First of all, notice I’ve scooted the overnight lows to the right on the outlook. That’s to make it more clear that the low temp is what is expected that night and into the next morning. For instance, the low of 5 on today is for tonight/Saturday morning. The low temp for the day usually occurs at daybreak, as that is often the coldest time of the day.
Now, on to the forecast that is giving meteorologists across the South a headache (ha). First of all, we have some snow flurries being reported around the plateau this morning. Those flurries will continue until noon. Radar shows a pretty good band of flurries headed this way right now (at 8:30 a.m). The snow flurries are moving southeast. No travel problems are expected.
On Saturday, temperatures should warm into the mid 20s, with quite a bit of sunshine. At this point, our next storm system will begin taking shape across the southern Plains. As soon as this storm develops, we’ll be able to track it much better than we are currently tracking the hypothetical low that we expect to develop. At this time, we expect this low to track to our south, being steered by strong northwest winds aloft that will direct it to the south and east. Usually, a storm track to our south means snow, as I explained yesterday. However, if the models verify and warm air moves in overhead, we’ll be looking at more of a wintry mix instead of plain snow.
I’ve explained in previous posts that arctic air is very heavy and dense. Therefore, it is difficult to move. Often times, when warm air tries to move in from the south, it will ride up and over the arctic air that is here at the surface. This creates a situation where you have cold air here at the surface, but warm air aloft. This is what creates a wintry mix. We should see a lot of warm air moving in aloft, guided in part by the arctic high that we have had in place shifting east. That will bring in southerly winds, especially overhead.
So, what does this all mean? I think precip will begin moving in sometime Sunday afternoon or evening (more likely later) and will begin as a snow/sleet mix. As we go through the night Sunday, precip should transition to a light freezing rain/sleet/snow/rain mix, with temps trying to get above freezing. I don’t think we’re looking at an ice storm, as I am fairly confident that temps will get above freezing before we can reach ice storm criteria. Never the less, prepare for travel problems, as it only takes a little bit of ice to create a travel nightmare. I do expect the dominant winter precip with this event to be freezing rain and sleet, though the wintry precip should stay on the light side.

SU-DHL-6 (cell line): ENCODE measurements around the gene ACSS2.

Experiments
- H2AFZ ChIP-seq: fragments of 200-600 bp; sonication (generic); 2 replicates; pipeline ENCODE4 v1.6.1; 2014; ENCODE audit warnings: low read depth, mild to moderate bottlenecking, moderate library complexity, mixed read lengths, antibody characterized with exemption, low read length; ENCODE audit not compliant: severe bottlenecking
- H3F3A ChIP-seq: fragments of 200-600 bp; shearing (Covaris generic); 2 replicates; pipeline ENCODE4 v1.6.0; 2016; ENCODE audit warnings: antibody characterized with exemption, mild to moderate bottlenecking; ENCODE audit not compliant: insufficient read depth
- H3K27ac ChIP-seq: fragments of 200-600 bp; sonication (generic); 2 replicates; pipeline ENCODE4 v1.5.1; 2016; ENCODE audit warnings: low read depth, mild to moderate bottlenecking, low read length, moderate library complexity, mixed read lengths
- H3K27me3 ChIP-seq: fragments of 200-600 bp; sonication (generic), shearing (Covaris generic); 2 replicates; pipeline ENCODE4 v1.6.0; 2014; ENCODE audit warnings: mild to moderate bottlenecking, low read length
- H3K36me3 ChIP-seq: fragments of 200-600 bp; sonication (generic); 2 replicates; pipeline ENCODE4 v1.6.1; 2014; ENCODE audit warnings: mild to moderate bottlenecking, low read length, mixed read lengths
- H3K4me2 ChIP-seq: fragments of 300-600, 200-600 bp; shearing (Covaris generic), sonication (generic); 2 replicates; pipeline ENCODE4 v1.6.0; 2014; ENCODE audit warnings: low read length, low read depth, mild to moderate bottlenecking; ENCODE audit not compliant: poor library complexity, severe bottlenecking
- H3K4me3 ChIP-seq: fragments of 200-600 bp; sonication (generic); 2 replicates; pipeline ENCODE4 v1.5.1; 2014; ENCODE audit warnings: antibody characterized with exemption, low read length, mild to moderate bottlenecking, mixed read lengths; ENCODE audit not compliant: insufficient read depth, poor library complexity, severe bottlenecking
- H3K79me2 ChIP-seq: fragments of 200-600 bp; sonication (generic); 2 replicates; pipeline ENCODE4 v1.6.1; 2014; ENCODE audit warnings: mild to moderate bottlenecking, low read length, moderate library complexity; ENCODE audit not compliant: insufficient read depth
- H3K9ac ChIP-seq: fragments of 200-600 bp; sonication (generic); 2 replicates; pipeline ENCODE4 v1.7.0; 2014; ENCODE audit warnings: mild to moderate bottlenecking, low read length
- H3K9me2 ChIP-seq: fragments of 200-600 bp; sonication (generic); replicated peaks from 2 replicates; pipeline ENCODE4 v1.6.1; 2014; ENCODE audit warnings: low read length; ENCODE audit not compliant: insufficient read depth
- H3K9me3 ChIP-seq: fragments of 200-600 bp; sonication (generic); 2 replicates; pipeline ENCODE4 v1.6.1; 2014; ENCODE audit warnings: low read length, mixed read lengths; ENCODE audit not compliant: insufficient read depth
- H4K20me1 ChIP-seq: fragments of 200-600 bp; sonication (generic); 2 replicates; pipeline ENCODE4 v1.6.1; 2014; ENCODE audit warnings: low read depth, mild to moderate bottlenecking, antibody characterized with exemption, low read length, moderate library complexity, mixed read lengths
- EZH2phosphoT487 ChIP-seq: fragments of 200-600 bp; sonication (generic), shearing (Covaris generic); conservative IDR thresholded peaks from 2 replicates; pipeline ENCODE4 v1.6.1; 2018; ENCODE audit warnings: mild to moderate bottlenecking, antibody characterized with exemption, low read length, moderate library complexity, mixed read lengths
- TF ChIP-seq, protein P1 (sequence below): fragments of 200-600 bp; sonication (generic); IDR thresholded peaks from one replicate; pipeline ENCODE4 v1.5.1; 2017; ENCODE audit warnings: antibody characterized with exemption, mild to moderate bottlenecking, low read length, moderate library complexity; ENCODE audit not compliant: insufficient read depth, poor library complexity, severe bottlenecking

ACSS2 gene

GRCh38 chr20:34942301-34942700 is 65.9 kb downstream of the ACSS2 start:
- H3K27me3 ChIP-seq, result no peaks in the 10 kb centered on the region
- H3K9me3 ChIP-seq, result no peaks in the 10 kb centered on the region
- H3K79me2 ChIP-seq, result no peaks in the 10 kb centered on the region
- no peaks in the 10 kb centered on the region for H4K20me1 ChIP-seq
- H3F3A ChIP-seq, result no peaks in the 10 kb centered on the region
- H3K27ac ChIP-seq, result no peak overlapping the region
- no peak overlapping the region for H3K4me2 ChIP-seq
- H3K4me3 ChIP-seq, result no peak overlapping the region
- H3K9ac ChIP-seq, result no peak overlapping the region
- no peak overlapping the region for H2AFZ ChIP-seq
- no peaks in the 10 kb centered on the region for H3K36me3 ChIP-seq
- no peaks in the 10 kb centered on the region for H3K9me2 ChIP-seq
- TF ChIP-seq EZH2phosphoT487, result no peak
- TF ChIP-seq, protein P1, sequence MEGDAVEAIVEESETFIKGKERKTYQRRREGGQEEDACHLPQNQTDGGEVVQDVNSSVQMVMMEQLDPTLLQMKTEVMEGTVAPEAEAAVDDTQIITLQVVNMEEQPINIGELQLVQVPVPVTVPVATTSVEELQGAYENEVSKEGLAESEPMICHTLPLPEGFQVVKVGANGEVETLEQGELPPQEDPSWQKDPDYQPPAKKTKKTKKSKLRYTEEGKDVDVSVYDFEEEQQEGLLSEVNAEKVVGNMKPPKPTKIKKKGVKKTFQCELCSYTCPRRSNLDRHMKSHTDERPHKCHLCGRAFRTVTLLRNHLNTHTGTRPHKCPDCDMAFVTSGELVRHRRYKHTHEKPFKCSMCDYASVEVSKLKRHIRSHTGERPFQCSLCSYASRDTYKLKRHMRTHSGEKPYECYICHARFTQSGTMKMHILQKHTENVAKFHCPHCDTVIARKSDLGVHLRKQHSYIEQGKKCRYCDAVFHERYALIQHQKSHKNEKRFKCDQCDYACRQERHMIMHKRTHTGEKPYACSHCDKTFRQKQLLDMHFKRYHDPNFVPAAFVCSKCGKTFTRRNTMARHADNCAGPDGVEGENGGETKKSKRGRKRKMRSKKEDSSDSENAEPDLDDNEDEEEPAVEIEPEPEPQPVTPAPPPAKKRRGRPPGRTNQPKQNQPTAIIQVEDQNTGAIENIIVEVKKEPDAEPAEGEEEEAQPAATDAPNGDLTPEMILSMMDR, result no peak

Stay tuned. I’ll admit that this is an ever changing, complicated forecast. We have several things to watch. First, how far south will the storm travel? Will it go so far south that we get just a few sleet pellets/flurries (as one model suggested this morning). When does the precip begin? Wintry precip for one hour vs wintry precip for several hours makes a big difference in impacts. How cold will it be when the precip starts? I’ll be updating all of this as soon as any new information makes this more clear. We’re still 72 hours away from this and a lot can change.
What to do now? Just be aware that there could be travel issues Sunday night and Monday morning. Prepare for power outages, just in case the ice lasts longer than expected. I do expect the biggest part of the mixed precip to be freezing rain, but I think it will stay on the light side. I don’t think we’ll see power outages, but it never hurts to expect the best, prepare for the worst. All of this mess should be plain ole rain by mid-morning to noon on Monday.
You want some good news? A warm-up is on the way!!! Can you believe we may be in the 50s by Thursday!? The January thaw will be really cranking by the end of next week. You want more good news? There’s really no more big arctic air outbreaks in sight for the next two weeks (maybe longer!). If I hear shouting from my cubicle I’ll know you all are reading my blog (ha).
I’ll be updating the forecast all weekend. For those of you reading this on TAP’s intranet, you can follow my blogs at https://meteorologistmark.com/ .
We’re up to 12 degrees now at 8:40 a.m. Our low last night was 6 degrees at 3:04 a.m. Keep an eye out for some of those flurries today and stay warm!
And let me know if you have any questions!